4. JanetM

                  I work for a state university which is not allowed to purchase food for employees (there are a few exceptions like retirement parties and all-day meetings, but definitely not for holiday parties).

                  For our division holiday party, the directors each contribute a fairly large sum (around $100, the last time I checked), attending employees contribute a moderate sum (I think it’s $10 or $12 this year), and employee plus-ones contribute a somewhat larger amount.

                  I’m in two departments, one of four people including me, and one of about a dozen people. The manager of the four-person department took us out to lunch today at a nice-casual place. My other department is going out to lunch together next week, also at a nice casual place, and we’ll each pay our own way.

                  I’ve worked here long enough that this feels perfectly normal to me.

                5. Specialk9

                  I didn’t realize there were companies that made you pay for a holiday spread, unless it was a potluck. But potlucks are usually arranged by coworkers, right?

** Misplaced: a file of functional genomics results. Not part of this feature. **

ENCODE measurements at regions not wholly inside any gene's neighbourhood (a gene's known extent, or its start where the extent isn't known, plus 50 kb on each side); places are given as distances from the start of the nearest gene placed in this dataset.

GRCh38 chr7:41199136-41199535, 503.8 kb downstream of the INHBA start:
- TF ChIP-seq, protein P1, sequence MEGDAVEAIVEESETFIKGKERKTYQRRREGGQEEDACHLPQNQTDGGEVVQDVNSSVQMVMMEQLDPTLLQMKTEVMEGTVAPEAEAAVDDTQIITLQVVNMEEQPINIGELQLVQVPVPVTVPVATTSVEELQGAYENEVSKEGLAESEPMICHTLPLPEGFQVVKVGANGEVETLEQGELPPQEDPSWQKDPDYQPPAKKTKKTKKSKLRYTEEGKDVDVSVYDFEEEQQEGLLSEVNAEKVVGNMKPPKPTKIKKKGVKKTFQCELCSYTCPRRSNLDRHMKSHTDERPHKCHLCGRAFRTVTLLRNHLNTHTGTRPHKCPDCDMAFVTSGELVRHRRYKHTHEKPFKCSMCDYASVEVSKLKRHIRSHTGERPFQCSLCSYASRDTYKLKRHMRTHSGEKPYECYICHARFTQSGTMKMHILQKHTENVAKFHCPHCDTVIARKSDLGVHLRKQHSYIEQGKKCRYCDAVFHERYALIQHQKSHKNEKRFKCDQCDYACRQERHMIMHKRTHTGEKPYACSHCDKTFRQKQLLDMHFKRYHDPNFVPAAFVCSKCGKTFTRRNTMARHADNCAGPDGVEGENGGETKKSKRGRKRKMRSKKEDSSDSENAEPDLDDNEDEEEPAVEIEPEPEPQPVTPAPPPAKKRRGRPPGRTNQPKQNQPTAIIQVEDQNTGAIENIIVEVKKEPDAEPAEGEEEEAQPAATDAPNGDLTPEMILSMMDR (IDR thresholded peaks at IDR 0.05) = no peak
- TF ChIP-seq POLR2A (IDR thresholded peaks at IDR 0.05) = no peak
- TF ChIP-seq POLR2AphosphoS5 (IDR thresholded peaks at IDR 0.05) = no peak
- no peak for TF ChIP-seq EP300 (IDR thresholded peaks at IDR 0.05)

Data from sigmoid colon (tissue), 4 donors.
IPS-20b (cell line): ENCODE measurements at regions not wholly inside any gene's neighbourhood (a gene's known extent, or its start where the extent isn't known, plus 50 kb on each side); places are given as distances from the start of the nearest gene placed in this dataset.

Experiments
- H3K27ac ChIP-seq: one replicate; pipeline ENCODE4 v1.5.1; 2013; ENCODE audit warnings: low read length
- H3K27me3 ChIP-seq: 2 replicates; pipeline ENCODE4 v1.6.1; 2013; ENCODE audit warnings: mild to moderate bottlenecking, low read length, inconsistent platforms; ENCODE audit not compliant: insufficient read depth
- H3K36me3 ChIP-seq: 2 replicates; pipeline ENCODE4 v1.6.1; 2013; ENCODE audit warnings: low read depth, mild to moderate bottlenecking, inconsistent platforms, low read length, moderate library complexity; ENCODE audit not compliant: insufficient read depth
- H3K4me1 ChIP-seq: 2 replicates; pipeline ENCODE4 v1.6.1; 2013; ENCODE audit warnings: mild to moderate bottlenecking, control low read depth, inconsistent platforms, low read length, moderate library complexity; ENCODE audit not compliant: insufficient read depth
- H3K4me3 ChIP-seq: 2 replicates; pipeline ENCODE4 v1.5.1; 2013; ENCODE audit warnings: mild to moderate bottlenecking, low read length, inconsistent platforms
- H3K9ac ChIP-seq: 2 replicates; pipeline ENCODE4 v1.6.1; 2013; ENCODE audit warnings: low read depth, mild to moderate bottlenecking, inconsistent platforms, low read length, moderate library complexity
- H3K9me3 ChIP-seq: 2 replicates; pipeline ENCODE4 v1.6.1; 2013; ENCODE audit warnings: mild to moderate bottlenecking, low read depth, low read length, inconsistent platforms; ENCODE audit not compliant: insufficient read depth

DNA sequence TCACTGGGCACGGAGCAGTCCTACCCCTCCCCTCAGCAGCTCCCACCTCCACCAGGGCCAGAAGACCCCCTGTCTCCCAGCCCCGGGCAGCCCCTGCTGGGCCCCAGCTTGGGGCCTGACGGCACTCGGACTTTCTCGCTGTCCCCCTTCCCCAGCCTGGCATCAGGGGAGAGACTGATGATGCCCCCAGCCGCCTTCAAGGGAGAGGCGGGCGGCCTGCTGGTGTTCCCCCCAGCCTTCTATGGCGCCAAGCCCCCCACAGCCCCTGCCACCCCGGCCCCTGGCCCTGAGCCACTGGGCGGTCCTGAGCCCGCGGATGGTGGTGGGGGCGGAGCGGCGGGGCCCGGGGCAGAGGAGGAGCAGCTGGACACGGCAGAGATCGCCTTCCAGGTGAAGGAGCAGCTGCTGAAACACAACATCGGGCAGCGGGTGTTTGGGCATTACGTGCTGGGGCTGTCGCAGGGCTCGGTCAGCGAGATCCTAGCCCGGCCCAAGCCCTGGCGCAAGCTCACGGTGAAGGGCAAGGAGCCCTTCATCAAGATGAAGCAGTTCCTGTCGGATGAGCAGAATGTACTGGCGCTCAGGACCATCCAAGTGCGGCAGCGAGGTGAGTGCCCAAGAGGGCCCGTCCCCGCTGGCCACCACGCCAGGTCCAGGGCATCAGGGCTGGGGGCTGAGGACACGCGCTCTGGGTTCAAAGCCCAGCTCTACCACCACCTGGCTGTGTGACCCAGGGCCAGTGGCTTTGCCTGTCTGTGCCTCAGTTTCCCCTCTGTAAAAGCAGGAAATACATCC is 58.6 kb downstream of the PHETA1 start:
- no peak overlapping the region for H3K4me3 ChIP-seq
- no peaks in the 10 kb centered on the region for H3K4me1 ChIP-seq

3. OlympiasEpiriot

                If it is a Holiday Party For the Office/Company, in my experience, it is the company who pays for a party.

                The firm I’m with used to do a kinda formal weekday lunch holiday thing at a local hotel ballroom just for employees where we heard about how the year went and what was predicted for next year, then, in an evening around then, in the office, there was a much less formal holiday thing where people brought their families, there were presents for the kids, and lots of buffet/dips/drinks for everyone. Both fully paid for by the firm.

                Now, we have an evening do at a hotel with the year past/to come for all employees+1 adult. Still paid for by firm.

                I have never been at a company where it was a company party but we paid for our food/drinks.

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              4. chomps84

                Private companies (both for and non-profit) will usually (and, in my opinion should always) pay for the company holiday party/hangout/whatever). But government offices often don’t or can’t (legally). I think it’s weird for a private company to not pay. I also think government entitites (e.g. offices, schools, etc) should be allowed to pay for a party for their employees, but hey, I don’t make the laws.

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        2. Sterling